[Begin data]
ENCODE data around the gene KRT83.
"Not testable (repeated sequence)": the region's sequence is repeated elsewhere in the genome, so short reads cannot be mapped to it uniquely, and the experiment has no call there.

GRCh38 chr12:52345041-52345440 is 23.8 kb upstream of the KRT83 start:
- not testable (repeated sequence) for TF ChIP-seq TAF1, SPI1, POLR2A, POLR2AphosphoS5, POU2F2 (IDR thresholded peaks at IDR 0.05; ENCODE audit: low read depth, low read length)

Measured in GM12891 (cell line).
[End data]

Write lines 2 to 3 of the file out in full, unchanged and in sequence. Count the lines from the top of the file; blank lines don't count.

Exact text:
"Not testable (repeated sequence)": the region's sequence is repeated elsewhere in the genome, so short reads cannot be mapped to it uniquely, and the experiment has no call there.

GRCh38 chr12:52345041-52345440 is 23.8 kb upstream of the KRT83 start: